Like most things in life, there are no guarantees. Yes, you can sue him and, if it is for less than $10,000, you can do so in small claims court. If you win the $5,000 and transcribe the small claims judgment to the circuit court docket (just paperwork and a small fee to the court), it can become a lien on any real property owned by the judgment debtor in that same County. If he owns real property in a different County, or even in a different State, you can get a lien on it as well if you jump through the various necessary hoops. Anywhere along the way he can file for bankruptcy which could, depending upon the exact facts and type of bankruptcy he files, partly or wholly eliminate his debt to you. $5,000 by itself is not enough to usually justify filing bankruptcy (though certainly legal to do) but if it is just the tip of the iceberg and he owes considerably more in total to all of his creditors, then it might make sense for him to file a bankruptcy. In the end, you pay your money up front and take your chances on the bankruptcy or you do nothing and are likely guaranteed to not collect a penny. Good luck.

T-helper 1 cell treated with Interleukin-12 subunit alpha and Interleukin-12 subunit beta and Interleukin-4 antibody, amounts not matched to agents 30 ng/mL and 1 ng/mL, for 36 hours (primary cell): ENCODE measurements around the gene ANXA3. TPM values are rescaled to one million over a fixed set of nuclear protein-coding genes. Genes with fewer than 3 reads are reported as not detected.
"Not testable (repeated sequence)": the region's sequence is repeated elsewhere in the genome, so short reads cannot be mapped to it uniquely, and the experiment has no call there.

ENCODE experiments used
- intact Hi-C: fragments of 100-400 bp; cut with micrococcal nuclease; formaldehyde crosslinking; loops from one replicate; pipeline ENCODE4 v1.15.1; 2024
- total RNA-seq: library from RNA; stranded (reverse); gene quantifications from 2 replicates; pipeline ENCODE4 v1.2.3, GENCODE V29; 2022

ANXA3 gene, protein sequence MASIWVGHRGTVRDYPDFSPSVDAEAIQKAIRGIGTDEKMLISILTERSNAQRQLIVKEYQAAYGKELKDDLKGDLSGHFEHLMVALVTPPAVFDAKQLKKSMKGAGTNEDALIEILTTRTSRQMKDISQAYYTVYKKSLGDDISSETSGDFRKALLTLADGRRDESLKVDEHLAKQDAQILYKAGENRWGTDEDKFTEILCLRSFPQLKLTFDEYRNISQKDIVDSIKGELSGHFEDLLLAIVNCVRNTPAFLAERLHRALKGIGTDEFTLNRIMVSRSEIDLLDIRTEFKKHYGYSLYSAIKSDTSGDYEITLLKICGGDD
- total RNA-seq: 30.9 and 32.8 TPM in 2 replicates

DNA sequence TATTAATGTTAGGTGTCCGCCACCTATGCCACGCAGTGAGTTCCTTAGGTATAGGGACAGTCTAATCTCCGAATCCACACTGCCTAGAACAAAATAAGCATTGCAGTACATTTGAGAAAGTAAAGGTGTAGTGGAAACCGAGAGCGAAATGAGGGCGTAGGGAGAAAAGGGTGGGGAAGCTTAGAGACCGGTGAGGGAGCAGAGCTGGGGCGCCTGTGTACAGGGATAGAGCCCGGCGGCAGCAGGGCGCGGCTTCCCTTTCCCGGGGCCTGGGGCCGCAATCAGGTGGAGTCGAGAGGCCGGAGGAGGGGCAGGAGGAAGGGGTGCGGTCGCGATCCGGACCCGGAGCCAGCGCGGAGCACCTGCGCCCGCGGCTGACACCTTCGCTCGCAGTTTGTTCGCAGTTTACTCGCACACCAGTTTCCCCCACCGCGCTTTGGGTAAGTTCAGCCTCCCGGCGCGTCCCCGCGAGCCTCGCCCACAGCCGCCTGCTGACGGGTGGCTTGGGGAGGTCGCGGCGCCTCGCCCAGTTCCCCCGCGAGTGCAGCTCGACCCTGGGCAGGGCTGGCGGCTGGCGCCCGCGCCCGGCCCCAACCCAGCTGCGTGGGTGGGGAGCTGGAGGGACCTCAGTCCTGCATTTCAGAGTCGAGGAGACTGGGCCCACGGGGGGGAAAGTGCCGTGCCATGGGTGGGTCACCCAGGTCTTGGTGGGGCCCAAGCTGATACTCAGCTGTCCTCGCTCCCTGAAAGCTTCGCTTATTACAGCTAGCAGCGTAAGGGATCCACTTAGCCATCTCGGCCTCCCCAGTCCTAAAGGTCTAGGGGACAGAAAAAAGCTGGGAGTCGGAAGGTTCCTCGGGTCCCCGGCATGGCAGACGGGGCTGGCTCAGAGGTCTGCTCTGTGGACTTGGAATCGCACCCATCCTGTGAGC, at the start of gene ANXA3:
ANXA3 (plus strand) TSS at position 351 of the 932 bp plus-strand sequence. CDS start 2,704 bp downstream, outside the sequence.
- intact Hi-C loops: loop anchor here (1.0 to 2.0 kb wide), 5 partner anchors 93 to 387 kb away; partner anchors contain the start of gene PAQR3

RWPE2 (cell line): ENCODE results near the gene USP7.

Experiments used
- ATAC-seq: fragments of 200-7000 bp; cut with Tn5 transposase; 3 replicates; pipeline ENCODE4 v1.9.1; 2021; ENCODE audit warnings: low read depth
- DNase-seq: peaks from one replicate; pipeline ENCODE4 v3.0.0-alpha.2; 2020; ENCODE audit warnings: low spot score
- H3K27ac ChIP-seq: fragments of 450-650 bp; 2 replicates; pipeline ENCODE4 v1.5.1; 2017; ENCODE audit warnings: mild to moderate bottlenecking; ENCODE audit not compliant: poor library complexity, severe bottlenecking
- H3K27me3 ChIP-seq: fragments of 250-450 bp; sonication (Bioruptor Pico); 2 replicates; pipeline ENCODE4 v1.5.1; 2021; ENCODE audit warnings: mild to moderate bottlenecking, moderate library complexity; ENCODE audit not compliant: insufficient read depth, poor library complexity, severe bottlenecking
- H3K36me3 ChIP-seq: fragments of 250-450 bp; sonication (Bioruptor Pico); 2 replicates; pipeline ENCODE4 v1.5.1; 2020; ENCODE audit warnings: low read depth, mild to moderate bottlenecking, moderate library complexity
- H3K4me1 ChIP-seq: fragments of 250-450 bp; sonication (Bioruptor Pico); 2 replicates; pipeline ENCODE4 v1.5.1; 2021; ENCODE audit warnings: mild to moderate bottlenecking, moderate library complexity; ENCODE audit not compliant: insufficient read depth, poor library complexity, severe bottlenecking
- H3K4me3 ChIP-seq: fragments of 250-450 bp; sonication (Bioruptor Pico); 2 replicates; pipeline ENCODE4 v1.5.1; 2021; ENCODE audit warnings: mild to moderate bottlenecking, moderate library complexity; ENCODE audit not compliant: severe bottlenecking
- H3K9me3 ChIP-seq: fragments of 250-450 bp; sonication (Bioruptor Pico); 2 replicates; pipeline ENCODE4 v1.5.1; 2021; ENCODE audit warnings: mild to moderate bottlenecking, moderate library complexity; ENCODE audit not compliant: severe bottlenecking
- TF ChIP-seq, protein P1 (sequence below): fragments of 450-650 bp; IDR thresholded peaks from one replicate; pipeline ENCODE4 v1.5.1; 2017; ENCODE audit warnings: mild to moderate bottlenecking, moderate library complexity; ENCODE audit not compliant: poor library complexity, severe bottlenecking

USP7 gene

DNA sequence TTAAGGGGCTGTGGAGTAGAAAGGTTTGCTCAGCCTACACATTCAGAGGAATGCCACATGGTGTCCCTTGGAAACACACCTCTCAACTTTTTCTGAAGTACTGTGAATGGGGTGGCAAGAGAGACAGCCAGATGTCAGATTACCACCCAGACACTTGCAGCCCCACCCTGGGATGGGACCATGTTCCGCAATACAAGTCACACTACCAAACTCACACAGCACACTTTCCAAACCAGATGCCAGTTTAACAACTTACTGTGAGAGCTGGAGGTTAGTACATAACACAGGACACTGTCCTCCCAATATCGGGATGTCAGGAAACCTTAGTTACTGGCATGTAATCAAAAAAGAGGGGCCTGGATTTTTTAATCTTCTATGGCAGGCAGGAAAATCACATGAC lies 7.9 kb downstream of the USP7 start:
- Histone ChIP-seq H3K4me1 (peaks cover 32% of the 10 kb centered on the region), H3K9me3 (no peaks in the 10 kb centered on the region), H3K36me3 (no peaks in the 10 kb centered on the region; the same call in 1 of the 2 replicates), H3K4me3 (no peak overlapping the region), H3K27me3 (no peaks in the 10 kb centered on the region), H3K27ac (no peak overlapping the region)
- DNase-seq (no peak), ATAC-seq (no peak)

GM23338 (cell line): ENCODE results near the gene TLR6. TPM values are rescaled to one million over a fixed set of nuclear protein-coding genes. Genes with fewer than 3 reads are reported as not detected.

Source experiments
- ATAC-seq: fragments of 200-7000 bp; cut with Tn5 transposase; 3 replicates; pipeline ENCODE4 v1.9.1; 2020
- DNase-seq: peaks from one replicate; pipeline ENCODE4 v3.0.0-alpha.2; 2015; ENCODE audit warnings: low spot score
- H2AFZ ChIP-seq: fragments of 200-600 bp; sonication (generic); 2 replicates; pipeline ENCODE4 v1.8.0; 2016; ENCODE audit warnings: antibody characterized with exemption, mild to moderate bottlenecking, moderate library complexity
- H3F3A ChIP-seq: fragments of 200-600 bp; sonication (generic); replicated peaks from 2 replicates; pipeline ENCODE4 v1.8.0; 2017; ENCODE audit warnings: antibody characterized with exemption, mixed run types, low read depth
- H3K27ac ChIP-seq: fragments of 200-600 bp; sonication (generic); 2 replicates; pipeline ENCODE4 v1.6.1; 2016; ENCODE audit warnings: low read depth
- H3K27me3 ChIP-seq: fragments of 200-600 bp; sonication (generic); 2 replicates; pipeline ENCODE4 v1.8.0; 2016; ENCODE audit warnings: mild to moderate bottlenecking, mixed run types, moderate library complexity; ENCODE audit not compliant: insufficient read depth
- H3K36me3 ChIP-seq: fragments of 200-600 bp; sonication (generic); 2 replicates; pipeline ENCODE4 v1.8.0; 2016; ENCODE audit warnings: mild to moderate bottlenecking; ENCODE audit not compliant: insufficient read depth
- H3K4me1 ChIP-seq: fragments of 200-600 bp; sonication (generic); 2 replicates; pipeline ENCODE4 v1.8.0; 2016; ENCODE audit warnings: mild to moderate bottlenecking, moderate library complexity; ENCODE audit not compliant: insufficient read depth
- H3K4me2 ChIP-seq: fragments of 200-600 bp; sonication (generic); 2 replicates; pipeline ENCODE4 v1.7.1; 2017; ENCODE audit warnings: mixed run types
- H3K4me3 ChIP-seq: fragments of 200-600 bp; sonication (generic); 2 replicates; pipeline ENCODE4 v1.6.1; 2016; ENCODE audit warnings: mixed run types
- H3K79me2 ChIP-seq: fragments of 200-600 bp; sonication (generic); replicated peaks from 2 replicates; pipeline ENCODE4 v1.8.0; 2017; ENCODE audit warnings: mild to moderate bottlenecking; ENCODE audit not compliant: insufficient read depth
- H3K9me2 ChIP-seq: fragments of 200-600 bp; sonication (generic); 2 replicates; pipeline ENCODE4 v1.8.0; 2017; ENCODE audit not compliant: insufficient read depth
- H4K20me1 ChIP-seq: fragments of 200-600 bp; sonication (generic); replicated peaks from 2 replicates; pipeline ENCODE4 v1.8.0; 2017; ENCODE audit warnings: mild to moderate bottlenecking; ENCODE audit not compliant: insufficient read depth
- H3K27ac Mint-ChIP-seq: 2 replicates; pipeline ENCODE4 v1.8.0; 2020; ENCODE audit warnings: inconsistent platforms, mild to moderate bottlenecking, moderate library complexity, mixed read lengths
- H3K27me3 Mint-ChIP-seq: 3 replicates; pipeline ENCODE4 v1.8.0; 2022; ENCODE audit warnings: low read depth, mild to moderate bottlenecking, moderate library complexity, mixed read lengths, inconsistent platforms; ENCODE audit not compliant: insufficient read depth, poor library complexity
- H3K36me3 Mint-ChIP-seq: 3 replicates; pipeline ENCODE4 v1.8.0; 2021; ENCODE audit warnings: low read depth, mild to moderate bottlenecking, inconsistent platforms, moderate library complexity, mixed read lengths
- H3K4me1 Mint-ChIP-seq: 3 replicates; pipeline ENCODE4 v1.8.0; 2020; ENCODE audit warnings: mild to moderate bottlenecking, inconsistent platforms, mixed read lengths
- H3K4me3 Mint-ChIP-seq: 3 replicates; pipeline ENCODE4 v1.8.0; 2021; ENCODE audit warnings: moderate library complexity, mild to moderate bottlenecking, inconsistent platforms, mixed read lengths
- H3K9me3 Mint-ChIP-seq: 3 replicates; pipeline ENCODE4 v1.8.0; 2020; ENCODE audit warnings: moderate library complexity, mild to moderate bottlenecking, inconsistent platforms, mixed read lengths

Nothing contained herein should be considered as legal advice for any specific situation and nothing herein is intended to create a lawyer-client relationship. Every case is very "fact-specific" and persons wishing legal advice on a specific matter should contact me or another attorney for an appointment to review their particular circumstances and to create a lawyer-client relationship. Gregory L. Abbott, Attorney at Law, 6635 North Baltimore, Suite 254, Portland, Oregon 97203. Tel: 503-283-4568; Fax: 503-283-4586; Email: email@example.com. Specializing in Consumer and Small Business Law.
A judgment can usually be recorded as a judgment lien against real property. It is unlikely that someone would file for bankruptcy over $5,000.
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